A Kentucky man described as a grave robber who plundered Native American burial sites has been sentenced to 15 months in federal prison.
Authorities started investigating Gary Womack, 60, of Simpson County after another man said Womack mentioned having a vault in his house with skeletons in it.
Police didn’t find any skeletons at his house during a raid, but the investigation showed he dealt in artifacts, such as arrowheads, removed from Native American grave sites in caves and rock shelters in south-central Kentucky, and from burial sites in other states, according to a news release and court records.
Womack told an undercover agent that he once dug up a Native American grave near the Mississippi River and found a skull, but it disintegrated when he picked it up, according to a sentencing memorandum from Assistant U.S. Attorney Randy Ream.
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Womack also told the agent he dug up the headless skeleton of a woman, and that on another occasion the bones of an infant fell apart when he pulled them from a grave, according to the memo.
“In fact, he is a grave robber who talked for hours to the agent about digging into graves and collecting high grade relics buried with the dead,” Ream said in the memorandum.
The investigation started after a witness reported Womack had invited him to look at artifacts he had allegedly taken from Mammoth Cave National Park and other spots.
The National Park Service ultimately began an investigation in which an undercover agent posing as a California man who sold and traded Native American artifacts met with Womack several times.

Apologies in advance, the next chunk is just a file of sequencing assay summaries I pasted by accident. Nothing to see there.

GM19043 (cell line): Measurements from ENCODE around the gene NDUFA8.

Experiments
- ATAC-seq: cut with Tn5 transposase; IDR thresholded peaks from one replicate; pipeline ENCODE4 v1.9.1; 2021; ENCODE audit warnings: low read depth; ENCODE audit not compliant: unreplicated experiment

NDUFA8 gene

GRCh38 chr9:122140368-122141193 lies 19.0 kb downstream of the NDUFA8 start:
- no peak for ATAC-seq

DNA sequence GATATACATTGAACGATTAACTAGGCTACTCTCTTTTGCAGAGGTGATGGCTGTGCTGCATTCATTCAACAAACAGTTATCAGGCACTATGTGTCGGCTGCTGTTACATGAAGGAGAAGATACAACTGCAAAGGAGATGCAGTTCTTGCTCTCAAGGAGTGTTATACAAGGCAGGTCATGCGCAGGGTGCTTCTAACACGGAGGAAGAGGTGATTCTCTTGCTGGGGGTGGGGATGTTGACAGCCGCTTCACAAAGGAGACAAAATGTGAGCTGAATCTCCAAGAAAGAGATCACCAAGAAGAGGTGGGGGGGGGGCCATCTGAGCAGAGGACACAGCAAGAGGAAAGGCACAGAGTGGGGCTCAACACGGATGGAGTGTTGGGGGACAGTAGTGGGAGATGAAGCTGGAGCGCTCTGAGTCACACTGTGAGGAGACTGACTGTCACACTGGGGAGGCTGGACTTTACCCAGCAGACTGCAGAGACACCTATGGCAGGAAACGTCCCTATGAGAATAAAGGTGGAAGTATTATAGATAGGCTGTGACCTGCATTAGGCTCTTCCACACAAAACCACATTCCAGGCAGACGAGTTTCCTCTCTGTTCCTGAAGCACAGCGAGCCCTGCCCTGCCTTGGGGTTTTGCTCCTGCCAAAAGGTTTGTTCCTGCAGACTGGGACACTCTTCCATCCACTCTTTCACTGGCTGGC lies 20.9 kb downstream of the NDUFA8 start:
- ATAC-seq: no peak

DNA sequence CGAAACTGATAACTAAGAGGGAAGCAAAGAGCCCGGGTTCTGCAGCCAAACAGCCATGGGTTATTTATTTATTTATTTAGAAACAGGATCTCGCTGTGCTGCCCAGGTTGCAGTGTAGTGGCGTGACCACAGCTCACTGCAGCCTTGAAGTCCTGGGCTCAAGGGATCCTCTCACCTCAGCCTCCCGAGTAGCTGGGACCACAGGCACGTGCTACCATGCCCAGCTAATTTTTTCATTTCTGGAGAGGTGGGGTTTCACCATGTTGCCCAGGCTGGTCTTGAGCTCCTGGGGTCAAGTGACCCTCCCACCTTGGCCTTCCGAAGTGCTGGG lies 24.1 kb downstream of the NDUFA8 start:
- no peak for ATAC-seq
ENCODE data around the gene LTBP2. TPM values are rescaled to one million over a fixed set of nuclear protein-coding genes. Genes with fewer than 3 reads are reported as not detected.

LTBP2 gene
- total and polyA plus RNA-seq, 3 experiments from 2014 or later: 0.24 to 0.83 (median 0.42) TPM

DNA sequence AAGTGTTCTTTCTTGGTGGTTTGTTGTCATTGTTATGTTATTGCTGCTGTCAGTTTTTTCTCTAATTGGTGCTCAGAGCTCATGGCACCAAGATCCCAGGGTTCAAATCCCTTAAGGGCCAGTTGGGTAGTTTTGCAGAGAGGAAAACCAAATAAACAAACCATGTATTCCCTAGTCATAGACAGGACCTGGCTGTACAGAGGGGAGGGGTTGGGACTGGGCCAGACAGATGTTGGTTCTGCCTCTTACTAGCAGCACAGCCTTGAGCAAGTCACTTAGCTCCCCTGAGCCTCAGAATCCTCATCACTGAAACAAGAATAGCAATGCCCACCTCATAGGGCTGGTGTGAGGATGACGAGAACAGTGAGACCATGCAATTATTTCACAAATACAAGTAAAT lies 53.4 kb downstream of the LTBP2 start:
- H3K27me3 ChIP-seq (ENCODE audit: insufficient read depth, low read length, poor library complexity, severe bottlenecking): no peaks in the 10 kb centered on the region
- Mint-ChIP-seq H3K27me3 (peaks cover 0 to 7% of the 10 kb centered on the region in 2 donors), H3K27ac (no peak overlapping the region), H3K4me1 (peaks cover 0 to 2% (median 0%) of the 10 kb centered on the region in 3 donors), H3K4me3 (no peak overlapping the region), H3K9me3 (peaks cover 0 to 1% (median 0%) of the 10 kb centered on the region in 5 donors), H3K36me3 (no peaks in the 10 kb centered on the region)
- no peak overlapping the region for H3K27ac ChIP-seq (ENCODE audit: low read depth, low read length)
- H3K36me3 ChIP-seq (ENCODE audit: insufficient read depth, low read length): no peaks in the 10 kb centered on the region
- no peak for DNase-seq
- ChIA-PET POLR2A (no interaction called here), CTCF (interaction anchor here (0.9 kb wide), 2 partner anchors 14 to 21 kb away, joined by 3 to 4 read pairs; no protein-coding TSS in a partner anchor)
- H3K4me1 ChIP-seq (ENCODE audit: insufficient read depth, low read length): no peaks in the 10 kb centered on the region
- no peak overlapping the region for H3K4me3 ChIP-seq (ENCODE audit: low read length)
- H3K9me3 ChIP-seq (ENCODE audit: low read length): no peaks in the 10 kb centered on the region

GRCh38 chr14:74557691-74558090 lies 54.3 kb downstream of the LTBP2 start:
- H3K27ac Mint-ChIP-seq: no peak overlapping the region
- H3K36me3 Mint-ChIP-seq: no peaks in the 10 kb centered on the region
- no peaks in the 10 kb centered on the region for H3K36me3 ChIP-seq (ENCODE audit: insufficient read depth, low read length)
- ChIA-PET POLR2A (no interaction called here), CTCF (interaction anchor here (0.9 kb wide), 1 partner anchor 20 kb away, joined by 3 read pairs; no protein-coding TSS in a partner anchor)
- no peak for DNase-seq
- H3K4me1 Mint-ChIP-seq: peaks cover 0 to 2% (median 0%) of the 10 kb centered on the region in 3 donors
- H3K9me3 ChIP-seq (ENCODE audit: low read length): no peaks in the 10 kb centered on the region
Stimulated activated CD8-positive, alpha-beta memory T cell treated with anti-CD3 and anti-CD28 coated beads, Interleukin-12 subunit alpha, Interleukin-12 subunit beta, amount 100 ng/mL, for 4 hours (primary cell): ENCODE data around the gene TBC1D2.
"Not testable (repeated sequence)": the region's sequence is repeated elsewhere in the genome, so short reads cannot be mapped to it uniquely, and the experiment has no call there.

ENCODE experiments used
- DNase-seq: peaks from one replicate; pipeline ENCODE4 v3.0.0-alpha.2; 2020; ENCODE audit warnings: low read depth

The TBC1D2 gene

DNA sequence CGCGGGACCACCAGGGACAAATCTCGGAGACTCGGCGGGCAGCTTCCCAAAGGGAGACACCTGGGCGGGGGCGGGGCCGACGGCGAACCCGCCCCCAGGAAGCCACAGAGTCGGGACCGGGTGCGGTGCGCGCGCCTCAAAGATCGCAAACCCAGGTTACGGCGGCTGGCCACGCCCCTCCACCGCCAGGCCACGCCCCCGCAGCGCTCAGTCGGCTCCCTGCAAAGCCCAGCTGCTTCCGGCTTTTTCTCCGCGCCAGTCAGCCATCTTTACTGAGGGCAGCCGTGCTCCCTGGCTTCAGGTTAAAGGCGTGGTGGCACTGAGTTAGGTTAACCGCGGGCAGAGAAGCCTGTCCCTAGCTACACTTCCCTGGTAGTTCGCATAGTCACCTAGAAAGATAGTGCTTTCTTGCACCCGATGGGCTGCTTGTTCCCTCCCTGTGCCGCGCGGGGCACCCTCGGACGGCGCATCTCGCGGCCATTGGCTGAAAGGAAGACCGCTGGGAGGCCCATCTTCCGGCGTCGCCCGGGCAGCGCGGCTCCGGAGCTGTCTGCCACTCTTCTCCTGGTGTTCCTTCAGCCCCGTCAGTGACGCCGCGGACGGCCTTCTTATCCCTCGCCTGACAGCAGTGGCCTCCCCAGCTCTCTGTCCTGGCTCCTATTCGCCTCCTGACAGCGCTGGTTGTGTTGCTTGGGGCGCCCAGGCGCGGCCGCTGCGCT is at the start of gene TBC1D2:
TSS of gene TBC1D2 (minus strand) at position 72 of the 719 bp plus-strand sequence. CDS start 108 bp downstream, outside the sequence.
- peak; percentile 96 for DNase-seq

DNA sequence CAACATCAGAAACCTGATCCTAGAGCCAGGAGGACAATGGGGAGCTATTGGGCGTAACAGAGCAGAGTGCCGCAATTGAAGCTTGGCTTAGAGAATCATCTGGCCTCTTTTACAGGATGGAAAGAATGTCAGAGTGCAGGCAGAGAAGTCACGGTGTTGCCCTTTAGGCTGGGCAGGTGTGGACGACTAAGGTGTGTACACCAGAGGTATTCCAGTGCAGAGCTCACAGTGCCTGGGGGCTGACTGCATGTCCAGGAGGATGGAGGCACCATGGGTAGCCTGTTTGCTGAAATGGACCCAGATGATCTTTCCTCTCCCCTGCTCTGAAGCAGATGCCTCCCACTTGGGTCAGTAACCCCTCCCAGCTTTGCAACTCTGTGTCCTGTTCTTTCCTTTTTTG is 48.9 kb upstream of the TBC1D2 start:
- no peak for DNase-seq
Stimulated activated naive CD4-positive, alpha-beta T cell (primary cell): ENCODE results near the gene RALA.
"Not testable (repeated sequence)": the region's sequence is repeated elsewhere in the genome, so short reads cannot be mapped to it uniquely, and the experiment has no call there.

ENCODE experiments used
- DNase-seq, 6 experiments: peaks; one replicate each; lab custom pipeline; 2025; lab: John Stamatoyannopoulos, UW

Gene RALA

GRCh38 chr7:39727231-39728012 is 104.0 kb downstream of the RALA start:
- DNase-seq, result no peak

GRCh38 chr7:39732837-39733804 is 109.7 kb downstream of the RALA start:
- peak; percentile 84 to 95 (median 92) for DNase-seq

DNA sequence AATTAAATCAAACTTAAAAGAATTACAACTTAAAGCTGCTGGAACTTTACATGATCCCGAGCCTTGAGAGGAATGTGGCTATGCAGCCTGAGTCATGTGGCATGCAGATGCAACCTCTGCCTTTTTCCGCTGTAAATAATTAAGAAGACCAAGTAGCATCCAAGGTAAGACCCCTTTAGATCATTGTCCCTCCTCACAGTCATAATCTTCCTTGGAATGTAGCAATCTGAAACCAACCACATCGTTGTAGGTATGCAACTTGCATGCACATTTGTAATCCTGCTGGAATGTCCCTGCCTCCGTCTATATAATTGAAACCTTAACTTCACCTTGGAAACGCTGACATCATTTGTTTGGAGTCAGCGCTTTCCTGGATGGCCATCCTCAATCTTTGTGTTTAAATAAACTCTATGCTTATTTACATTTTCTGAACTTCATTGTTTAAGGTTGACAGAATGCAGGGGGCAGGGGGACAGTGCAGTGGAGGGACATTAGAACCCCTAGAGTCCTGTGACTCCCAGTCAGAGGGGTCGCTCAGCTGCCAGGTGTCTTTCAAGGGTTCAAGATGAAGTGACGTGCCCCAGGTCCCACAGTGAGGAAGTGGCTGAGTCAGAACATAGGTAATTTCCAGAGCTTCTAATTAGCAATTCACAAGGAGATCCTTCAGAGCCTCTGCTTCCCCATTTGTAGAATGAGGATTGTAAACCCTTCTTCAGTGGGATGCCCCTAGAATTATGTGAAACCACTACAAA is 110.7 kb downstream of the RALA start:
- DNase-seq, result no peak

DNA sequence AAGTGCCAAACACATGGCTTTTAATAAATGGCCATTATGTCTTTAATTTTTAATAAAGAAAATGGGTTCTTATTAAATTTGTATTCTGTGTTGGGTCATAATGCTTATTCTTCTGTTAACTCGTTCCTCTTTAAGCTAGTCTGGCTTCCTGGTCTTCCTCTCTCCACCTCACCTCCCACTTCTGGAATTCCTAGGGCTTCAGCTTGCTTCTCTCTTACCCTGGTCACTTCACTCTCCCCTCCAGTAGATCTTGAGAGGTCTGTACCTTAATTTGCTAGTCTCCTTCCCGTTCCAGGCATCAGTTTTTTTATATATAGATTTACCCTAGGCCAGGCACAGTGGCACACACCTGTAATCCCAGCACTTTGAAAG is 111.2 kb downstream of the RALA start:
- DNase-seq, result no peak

Womack sold the agent artifacts from a mound in Posey County, Ind. Several people were prosecuted in the early 1990s after digging into the mound.
Artifacts from the site were supposed to have been reburied, but Womack was able to buy items from the site as recently as 2015, according to a news release.
Womack pleaded guilty to three felony violations of a federal law designed to protect archeological resources. The FBI assisted in the investigation.
The charges also involved artifacts from public land in California, Arizona and New Mexico.
When he sentenced Womack Monday, U.S. District Judge Greg N. Stivers said he was disturbed that Womack had dug into the graves of the ancestors of Native Americans for profit knowing full well it was illegal, according to a news release.
Ben Barnes, second chief of the Shawnee Tribe in Miami, Ok., urged Stivers in a letter to impose a sentence that would deter people from desecrating graves.
“The remains that are within the soils of our original homelands contains the hallowed remains of human beings, our ancestors,” Barnes said, according to the U.S. Attorney’s Office.
Police recovered all the artifacts involved in the case, which will be returned to tribes.